Colorado’s advisory committee to the U.S. Commission on Civil Rights held a public hearing in Denver last month to discuss the constitutional language and it’s impact on Colorado. The committee now is taking public comments for use in an eventual report. The Colorado Catholic Conference — the church’s advocacy arm in the state — as well as other Christian groups are urging their members to weigh in.

Far from simply keeping church and state separate, critics of the Blaine amendments say, the policies in fact were intended to curb the proliferation of Catholic schools and the Irish and other immigrant communities they served. As recounted in the much-reported, ongoing legal battle over Douglas County’s stalled school-voucher program, Blaine amendments were the product of a time when prayer of the Protestant variety was common and accepted in Colorado public schools. So were classroom readings from the Protestant King James Bible. And members of the Protestant political establishment looked askance at attempts to establish a rival, “sectarian” — i.e., non-Protestant — school system.

There’s hope for the Blaine opponents on the legal front. After ruling in Trinity Lutheran v. Comer in June that churches could not be excluded from a Missouri state grant program that funds playgrounds for charitable organizations, the U.S. Supreme Court ordered Colorado’s highest court to take another look at the Douglas County voucher case. The Colorado Supreme had ruled against the voucher program in 2015, effectively upholding the state’s Blaine amendment.

Alongside the continuing court debate, the Catholic Conference hopes to stir popular push-back. It’s asking adherents of the faith to weigh in. From an email campaign this week:

We hope that you will join us in sending comments to the committee stating your opposition to this amendment.

Comments may be sent to: (please be sure to include your name and address)
Colorado Advisory Committee to the U.S. Commission on Civil Rights
1961 Stout Street
Suite 13-201
Denver, CO  80294

 


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Dan NjegomirDan NjegomirJune 27, 20174min396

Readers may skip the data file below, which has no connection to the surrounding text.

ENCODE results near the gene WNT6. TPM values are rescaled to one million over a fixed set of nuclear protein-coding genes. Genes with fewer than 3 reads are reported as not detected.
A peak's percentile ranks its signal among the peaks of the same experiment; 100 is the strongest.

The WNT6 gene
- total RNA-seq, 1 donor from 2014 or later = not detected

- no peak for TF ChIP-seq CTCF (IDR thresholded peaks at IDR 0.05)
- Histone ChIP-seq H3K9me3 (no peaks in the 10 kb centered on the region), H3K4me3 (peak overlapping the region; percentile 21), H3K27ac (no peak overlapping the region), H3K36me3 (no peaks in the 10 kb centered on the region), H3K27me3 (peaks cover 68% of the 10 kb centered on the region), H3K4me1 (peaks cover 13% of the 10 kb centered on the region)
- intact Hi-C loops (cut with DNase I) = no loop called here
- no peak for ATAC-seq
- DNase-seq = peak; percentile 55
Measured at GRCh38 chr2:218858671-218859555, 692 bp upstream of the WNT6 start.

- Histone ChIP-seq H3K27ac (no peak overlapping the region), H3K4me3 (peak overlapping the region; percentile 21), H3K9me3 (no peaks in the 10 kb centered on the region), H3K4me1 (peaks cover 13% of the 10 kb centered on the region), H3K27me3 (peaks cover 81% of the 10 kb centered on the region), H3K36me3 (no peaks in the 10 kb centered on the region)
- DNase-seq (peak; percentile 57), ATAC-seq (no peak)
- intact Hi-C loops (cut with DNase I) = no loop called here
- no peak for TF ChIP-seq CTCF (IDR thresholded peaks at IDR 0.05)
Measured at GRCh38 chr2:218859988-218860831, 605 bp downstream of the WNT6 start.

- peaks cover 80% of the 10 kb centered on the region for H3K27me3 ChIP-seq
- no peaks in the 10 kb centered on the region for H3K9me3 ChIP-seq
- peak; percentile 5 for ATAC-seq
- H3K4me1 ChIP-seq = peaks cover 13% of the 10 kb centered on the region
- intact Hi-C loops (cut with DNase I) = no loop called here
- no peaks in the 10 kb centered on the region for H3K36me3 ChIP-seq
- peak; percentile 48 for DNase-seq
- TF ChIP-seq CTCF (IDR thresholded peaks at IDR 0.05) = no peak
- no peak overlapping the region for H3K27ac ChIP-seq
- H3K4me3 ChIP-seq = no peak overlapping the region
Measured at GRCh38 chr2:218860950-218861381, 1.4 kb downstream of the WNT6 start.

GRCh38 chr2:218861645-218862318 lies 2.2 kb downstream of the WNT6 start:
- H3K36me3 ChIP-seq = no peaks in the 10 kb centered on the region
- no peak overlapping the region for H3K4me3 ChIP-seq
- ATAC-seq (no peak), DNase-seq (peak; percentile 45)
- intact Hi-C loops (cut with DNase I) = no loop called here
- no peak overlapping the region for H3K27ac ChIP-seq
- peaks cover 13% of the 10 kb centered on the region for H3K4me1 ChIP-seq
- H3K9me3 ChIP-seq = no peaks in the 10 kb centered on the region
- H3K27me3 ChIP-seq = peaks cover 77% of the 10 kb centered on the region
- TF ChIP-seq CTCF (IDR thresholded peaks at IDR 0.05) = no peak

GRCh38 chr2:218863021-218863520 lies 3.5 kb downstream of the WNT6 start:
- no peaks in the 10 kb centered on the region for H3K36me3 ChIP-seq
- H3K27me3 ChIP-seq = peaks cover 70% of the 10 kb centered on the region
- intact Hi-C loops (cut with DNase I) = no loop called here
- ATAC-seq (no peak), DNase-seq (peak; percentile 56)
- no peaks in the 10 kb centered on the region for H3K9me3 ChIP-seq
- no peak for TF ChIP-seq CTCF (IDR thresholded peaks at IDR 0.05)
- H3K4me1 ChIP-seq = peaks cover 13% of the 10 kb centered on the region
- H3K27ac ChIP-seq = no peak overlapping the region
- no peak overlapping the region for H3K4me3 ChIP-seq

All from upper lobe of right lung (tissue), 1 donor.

It has been two years since the Colorado Supreme Court said “no” to a Douglas County School District voucher program that would have defrayed the cost of private-school tuition — including at parochial schools — for parents who sought that alternative. The court’s majority held that the state constitution included, “broad, unequivocal language forbidding the State from using public money to fund religious schools.”

In the wake of Monday’s Trinity Lutheran v. Comer decision by the U.S. Supreme Court, however, times could be a changin’. Maybe. After ruling in Trinity Lutheran that churches could not be excluded from a Missouri state grant program that funds playgrounds for charitable organizations, the nation’s highest court this morning ordered Colorado’s highest court to take another look at the Douglas County voucher case.

The Denver-based, libertarian-leaning Independence Institute, a longtime champion of school vouchers, explains in a press release today that the U.S. Supreme Court:

… issued a grant, vacate, and remand (GVR) order in the Douglas County Choice Scholarship Program case. In essence, this order sends the case back to the Colorado Supreme Court for reconsideration in light of yesterday’s Trinity Lutheran v. Comer decision. It is not immediately clear how the new decision will alter the calculus used in the Colorado Supreme Court’s 2015 ruling against the Choice Scholarship Program. But it is clear that Colorado has a second chance to consider this important issue.

At issue in the DougCo case is a clause in the constitutions of many states including Colorado’s that explicitly bars any kind of public funding to religious schools. Commonly called Blaine Amendments after the 19th-century political figure from Maine who championed them, the provisions now are widely regarded as having been intended to target — and curb — then-proliferating Catholic schools and the immigrant communities they served. Some states have repealed their Blaine Amendments.

Of the Trinity ruling, Independence’s education policy shop notes in the press release:

… Though that ruling did not explicitly address discriminatory state constitutional Blaine clauses as they relate to private school choice programs, it did send a strong signal that the high court is not inclined to tolerate religious discrimination in the realm of public benefit programs. It was a decidedly positive step in the march to open the doors of opportunity to all American students.